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E2S: Energy and Environment Solutions

What is E2S UPPA?

What is E2S UPPA?


The consortium at the heart of the Energy Environment Solutions (E2S) project is a composed of the University of Pau and the Pays de l’Adour (UPPA) and two national research organisations, National Institute...

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    • Offer for a Thesis AllowanceSubject: Effect of organic nanoporosity on CO2 Geological sequestration from molecular and multi-scale simulations

      Thesis subject
      The central characteristic underlying CO2 geological sequestration is the large adsorption capacity of organic source rocks. This is mainly due to the coal matrix (coalbed reservoirs)...

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    • Postdoctoral positionMolecular dynamics investigation of Non-Fickian effects on geological sequestration of CO2

      The central characteristic underlying CO2 geological sequestration is the large adsorption capacity of organic source rocks. This is mainly due to the coal matrix (coalbed reservoirs) or kerogen (shales’ reservoirs), the bulk constituant of the unconventionnal reservoirs considered for CO2 sequestration.

      Indeed, this phase, mainly composed of carbon, is nanoporous with a large pore surface to volume ratio due to the large presence of an amorphous and microporous phase (pore size < 2 nm). The fluids (hydrocarbon, CO2) adsorbed in such materials are subject to strong adsorption effects drastically altering their thermophysical properties compared to their bulk states. The solid-fluid couplings cannot be neglected in this case and can be for instance responsible of the swelling of coal samples upon adsorption of CO2.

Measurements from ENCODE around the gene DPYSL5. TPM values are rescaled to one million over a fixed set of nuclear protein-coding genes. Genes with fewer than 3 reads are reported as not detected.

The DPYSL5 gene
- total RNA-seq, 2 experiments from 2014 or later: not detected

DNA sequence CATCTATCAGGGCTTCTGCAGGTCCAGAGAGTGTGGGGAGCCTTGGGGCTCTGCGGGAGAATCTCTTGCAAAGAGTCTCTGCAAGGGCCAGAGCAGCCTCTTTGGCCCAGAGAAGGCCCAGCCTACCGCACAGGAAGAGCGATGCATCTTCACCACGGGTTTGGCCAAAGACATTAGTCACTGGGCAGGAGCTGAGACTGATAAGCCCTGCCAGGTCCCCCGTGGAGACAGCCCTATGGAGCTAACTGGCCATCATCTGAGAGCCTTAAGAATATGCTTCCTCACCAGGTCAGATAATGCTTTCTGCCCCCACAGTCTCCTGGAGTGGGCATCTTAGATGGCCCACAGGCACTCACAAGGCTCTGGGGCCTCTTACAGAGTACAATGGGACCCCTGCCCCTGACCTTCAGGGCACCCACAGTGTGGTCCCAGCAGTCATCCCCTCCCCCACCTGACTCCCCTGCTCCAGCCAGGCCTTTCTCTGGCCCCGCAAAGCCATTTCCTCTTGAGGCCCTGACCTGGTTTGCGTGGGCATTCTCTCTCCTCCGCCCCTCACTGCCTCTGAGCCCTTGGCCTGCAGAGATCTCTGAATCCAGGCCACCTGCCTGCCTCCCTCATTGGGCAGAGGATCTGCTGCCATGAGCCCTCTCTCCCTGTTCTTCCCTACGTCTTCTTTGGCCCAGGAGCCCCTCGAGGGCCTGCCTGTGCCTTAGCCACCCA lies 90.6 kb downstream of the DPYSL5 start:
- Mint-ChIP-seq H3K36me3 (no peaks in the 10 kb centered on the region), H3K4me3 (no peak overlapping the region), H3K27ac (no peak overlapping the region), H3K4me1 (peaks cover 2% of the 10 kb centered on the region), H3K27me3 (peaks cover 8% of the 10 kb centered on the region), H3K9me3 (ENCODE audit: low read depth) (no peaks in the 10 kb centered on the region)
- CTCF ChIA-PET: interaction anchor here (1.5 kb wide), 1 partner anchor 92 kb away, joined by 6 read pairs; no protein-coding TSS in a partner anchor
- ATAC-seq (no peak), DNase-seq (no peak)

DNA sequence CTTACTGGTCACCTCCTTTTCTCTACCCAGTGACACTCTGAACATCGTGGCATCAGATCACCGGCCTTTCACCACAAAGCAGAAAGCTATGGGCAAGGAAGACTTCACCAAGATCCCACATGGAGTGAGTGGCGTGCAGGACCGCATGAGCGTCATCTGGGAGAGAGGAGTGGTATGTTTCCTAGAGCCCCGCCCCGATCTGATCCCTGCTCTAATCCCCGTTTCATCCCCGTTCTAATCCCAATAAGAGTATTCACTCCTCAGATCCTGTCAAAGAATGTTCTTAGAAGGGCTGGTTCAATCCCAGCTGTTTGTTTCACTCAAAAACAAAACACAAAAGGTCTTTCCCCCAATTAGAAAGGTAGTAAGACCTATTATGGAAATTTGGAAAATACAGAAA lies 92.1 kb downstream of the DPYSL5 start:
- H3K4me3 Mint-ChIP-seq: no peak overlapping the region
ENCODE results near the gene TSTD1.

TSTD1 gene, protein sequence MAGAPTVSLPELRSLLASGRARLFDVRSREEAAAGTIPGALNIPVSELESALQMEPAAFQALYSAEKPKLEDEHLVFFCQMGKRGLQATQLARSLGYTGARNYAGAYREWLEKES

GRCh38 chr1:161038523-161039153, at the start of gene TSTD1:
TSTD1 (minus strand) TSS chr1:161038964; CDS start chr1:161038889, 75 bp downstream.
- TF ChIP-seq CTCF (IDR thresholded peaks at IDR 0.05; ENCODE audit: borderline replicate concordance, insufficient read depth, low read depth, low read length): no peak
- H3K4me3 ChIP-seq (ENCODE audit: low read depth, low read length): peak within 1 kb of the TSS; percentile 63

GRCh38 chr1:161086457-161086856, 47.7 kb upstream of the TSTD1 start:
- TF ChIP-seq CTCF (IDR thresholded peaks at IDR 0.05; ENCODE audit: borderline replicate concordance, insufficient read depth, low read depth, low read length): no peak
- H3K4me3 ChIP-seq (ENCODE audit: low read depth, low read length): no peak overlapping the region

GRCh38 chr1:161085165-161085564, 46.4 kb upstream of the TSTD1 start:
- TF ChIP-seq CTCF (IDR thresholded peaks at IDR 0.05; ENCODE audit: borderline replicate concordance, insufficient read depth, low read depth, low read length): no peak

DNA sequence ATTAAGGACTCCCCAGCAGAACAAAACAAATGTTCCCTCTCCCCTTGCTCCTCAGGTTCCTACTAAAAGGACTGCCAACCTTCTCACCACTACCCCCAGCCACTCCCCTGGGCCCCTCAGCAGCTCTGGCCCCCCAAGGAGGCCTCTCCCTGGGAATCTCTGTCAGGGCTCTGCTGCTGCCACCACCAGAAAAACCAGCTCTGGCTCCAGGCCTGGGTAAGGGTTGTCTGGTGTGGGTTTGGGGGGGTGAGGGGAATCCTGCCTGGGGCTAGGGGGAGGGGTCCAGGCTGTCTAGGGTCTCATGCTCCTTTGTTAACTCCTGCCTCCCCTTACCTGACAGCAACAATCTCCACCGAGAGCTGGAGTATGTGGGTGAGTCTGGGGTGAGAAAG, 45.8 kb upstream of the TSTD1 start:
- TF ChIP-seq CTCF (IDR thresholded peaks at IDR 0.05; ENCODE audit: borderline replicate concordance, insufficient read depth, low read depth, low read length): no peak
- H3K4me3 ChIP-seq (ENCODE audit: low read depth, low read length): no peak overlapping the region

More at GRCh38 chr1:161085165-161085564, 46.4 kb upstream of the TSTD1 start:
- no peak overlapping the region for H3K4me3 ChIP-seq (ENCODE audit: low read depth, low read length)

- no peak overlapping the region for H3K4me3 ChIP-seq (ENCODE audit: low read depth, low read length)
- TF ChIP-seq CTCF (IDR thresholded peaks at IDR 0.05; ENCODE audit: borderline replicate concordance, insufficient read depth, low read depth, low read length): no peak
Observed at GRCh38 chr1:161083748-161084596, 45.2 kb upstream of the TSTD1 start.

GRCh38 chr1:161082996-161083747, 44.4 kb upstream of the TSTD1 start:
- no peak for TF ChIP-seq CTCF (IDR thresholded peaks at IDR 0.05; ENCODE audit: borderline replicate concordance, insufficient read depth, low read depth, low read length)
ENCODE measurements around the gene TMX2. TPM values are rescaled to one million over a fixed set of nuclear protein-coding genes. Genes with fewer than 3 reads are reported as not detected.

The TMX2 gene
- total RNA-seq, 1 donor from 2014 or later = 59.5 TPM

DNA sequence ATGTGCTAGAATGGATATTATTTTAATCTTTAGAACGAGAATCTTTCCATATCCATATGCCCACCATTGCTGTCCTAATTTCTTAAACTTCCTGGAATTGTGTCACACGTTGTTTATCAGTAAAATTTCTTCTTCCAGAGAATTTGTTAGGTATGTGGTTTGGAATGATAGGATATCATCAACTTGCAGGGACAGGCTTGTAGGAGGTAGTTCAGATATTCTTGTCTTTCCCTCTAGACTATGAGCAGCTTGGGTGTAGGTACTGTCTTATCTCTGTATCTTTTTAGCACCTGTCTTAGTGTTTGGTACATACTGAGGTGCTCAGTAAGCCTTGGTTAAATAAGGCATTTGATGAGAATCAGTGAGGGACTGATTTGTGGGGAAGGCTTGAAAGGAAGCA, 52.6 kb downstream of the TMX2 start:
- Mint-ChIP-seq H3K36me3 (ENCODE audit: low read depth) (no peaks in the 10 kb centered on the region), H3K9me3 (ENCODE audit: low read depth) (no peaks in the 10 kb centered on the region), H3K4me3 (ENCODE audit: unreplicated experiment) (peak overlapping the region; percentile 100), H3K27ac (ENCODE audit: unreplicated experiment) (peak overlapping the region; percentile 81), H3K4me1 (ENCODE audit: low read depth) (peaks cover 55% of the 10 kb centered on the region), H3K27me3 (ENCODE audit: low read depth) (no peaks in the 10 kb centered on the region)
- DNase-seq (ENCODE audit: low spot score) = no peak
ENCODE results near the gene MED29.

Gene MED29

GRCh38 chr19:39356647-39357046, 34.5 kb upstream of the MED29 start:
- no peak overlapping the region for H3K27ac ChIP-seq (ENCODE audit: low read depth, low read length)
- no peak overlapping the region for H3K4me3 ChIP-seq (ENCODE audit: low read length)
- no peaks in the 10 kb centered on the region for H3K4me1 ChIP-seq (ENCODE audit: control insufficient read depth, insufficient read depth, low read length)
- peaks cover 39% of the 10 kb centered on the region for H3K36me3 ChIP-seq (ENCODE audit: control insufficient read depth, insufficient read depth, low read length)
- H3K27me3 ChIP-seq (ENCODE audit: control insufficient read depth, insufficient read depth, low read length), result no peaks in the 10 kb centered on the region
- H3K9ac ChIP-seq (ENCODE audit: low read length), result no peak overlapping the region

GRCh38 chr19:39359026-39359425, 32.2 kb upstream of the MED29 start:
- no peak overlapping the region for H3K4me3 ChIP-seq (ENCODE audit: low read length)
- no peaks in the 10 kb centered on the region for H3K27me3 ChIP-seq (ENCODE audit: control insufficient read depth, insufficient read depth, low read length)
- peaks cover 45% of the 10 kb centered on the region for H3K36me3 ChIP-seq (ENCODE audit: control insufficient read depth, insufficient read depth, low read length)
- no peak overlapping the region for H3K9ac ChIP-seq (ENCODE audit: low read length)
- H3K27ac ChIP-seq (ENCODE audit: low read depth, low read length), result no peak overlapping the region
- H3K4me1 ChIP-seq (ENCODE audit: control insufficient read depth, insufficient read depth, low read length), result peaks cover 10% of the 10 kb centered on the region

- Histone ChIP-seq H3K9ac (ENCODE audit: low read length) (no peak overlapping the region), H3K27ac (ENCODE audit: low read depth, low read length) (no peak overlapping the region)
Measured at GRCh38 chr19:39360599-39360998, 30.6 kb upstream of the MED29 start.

Thanks to recent experimental and numerical techniques, we now start to have access to morphological and textural informations at the micro- and meso-scopic scales of the bulk organic matter of geological reservoirs. Realistic atomistic representations of the microporous phase from various shale origins and locations can be obtained by Molecular Dynamics (MD) simulations [1,2].

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    • Postdoctoral position in Environmental Sciences

      Almost every area of human endeavour has been impacted in the past few decades by new forms of data. An immediate example is ‘big data’. In addition to a greater volume of data from traditional sources, there are also many more sources of potentially useful data. For example, traditional observational data can be more easily acquired using new technology, and can be complemented by new digital data acquired by sensors such as satellites, wearables and automatic monitoring devices. Complex data can also include ‘systems data’ which require a fusion of data sources to comprehensively describe a complicated process.
      Bayesian computational statistics offers an appealing framework for modelling and analysis of all of these forms of complex data. For example, models that encourage sparsity and adaptive sampling can help to address the problem of big data; informative priors can be employed to support little data; and Bayesian networks are an effective way of describing complicated systems.

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